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This allows for more personalized instruction and an intimate classroom environment that facilitates the development of conversational skills. To travel into Mexico you must now have a passport or passport card. See updated info under the FAQ link. On December , , Crossing Borders completed our 18th mission trip into Mexico in the past nine years. There were more people involved in this trip compared to previous trips, which created opportunity for new involvement for all concerned. How were more people involved? First, there were more people participating in preparing for the trip.
When we began taking shoebox gifts into Mexico several years ago, we had three or four churches involved, donating about shoeboxes. Swipe Photo Fullscreen People of multiple generations are filled with uncertainty and determination for the next stage of their journey, to reach Northern Europe. Swipe Photo Fullscreen Refugees walking through a recently harvested cornfield in Serbia on their way to Northern Europe.
They just received a bag of necessary supplies. It took them a month to reach Croatia. Swipe Photo Fullscreen A family from Afghanistan just arrived to the Opatovac camp where they must first enter a registration tent. They submit personal identification to officers who collect fingerprints, take a photograph, and give each person an ID number. Some police officers wear masks to protect against the flu or diseases. After registration, they get blankets, food, and other supplies.
Here, in Rigonce, a town that lies just inside Slovenia's border, the main street is barely wide enough for two cars to pass. Residents witness more than , migrants and refugees walk through the small town.
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Swipe Photo Fullscreen Marija watches from her home as migrants walk through Rigonce on their way to a field on the outskirts of town. Refugees and migrants passed through daily for two weeks. Overnight, a town of people became host to over , visitors. At times, they had to walk for 3 hours. In the night, they were guided to the end of the village Rigonce. On some days, more than 10, refugees arrived, a huge challenge for the small country of Slovenia with limited resources. Swipe Photo Fullscreen An estimated , migrants and refugees—mostly fleeing war and violence in Syria, Afghanistan, and Iraq—crossed over a bridge from Croatia into Rigonce on their way to Germany and Austria after Hungary closed its borders.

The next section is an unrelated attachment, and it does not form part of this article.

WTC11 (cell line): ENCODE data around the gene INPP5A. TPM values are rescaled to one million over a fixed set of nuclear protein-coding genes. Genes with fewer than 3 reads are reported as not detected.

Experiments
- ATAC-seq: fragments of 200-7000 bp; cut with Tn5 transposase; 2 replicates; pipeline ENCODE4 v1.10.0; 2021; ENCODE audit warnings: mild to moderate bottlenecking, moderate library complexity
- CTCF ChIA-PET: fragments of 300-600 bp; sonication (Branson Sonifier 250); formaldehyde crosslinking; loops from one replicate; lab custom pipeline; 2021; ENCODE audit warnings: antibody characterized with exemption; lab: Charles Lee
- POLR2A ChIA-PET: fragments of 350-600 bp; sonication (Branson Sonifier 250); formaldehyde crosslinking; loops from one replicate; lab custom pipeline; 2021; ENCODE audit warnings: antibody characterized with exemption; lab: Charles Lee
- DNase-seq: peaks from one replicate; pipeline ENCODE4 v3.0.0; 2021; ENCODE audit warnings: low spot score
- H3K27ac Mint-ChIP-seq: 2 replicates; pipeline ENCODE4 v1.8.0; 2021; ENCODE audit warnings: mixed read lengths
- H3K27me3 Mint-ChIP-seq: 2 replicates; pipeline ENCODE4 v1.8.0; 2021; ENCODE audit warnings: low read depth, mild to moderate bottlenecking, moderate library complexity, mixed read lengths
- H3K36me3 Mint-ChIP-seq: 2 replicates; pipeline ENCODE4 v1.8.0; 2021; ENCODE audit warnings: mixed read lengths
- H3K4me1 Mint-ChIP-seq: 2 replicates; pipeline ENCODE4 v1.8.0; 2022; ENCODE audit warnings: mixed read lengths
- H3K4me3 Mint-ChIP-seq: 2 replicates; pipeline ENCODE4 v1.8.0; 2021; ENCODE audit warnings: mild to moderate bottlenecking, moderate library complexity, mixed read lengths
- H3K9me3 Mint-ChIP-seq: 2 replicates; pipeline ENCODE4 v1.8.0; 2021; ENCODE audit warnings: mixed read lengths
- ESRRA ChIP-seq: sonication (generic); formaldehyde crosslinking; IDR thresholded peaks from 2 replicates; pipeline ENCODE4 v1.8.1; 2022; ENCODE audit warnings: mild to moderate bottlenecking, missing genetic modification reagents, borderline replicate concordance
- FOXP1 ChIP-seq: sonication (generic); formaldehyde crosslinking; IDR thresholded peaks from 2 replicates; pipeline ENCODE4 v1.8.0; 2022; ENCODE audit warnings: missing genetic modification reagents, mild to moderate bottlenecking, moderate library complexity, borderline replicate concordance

Many have spent weeks traveling by boat, train, and foot before reaching this small village of residents. Swipe Photo Fullscreen Slovenia struggled to manage the crisis in the first few weeks, when thousands of refugees and migrants arrived, due to a lack of communication and organization with other countries.
Swipe Photo Fullscreen Migrants and refugees try to keep warm, sitting by fires fueled with found items, such as trash and discarded clothing.
Swipe Photo Fullscreen As temperatures drop, people sleep on the ground after arriving in Rigonce at night. People are cold, hungry, tired and less patient as they wait to continue their journey to Austria or Germany.
Swipe Photo Fullscreen Syrian parents try to calm their 3-month-old baby. Thousands of refugees wait in the cold without food, water, or blankets.
Over 12, refugees entered in a single day, setting a new record. An estimated 40, have entered the country in just four days. Swipe Photo Fullscreen Refugees and migrants sleep on the cold ground after arriving in the night. A train brings migrants across Croatia and stops near the border. Migrants are ordered to walk the last couple of miles toward Slovenia. One evening, some refugees missed the road and had to swim across the cold river.
Swipe Photo Fullscreen Thousands of refugees wait in a field in Rigonce. The following day, the Slovenian government made an agreement with Croatia to start taking refugees to Slovenia by train, so the migrants no longer had to walk. Swipe Photo Fullscreen A group of newly arrived migrants play soccer in the early morning, despite the cold and foggy weather in Rigonce. Swipe Photo Fullscreen Shortly after entering Slovenia from Croatia, refugees burn plastic, textiles, and abandoned belongings to stay warm in the early morning in a field in Rigonce.
Residents in Rigonce are concerned that burning plastic will affect people's health.
Thousands here await the word of a transfer from here to another camp to bring them further along their journey. Swipe Photo Fullscreen Some young Syrian refugees play and run around despite the difficult times and the long, exhausting journey from their homelands. Swipe Photo Fullscreen Morning food supplies are offered in Dobova, Slovenia, while refugees wait to be taken to the Austrian border by bus or train.
It takes between 2 and 3 hours to make the journey. Some families needed more time and were exhausted at the end. A father is happy to see the camp after the long walk.